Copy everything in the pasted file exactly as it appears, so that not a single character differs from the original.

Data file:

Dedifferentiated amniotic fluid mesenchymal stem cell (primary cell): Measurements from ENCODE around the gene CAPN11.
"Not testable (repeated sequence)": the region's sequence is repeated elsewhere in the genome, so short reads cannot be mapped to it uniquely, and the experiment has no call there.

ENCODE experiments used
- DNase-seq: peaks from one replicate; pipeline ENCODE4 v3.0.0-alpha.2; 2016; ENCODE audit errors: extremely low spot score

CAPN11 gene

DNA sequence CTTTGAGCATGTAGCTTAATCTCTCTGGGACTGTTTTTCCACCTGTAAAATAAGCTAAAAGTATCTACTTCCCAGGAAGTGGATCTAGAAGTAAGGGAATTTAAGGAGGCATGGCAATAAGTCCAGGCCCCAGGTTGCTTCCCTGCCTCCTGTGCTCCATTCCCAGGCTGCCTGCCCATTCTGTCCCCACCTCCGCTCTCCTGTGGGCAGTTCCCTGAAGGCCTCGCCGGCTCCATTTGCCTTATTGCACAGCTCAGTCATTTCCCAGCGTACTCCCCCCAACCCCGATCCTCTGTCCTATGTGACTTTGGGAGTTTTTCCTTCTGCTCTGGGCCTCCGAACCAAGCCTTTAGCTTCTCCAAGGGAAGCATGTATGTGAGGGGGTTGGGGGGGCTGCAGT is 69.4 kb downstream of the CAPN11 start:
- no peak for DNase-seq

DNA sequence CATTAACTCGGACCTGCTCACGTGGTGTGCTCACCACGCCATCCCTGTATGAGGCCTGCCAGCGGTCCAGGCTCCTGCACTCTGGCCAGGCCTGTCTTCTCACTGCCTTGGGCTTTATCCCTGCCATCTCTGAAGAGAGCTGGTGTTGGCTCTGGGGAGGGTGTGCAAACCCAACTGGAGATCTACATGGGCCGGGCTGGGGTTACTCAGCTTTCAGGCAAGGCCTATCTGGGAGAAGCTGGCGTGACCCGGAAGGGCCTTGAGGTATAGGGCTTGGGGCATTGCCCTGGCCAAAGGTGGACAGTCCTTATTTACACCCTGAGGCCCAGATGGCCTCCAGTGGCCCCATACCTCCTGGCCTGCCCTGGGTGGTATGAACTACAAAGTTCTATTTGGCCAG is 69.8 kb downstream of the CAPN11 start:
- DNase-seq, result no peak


Dedifferentiated amniotic fluid mesenchymal stem cell (primary cell): Measurements from ENCODE around the gene CAPN11.
"Not testable (repeated sequence)": the region's sequence is repeated elsewhere in the genome, so short reads cannot be mapped to it uniquely, and the experiment has no call there.

ENCODE experiments used
- DNase-seq: peaks from one replicate; pipeline ENCODE4 v3.0.0-alpha.2; 2016; ENCODE audit errors: extremely low spot score

CAPN11 gene

DNA sequence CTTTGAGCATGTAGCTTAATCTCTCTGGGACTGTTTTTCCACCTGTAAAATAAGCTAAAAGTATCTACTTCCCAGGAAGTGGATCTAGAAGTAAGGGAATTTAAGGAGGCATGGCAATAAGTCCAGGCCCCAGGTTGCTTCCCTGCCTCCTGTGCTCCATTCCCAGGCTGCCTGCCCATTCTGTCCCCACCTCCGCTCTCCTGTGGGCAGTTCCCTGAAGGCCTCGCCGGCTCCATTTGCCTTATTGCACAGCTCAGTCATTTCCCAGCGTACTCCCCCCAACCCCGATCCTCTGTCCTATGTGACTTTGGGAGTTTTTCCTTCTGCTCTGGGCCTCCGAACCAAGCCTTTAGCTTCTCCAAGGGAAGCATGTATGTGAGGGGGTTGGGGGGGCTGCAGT is 69.4 kb downstream of the CAPN11 start:
- no peak for DNase-seq

DNA sequence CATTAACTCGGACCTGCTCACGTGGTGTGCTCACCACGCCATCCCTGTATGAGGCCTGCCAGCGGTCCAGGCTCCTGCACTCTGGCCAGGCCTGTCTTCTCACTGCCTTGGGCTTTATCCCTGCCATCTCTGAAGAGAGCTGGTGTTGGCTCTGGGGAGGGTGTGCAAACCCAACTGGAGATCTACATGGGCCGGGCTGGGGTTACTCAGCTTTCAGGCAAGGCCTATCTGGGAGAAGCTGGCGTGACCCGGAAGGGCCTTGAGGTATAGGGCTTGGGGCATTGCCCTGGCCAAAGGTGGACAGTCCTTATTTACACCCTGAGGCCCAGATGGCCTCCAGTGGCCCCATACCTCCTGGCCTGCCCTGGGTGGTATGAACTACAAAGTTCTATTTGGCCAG is 69.8 kb downstream of the CAPN11 start:
- DNase-seq, result no peak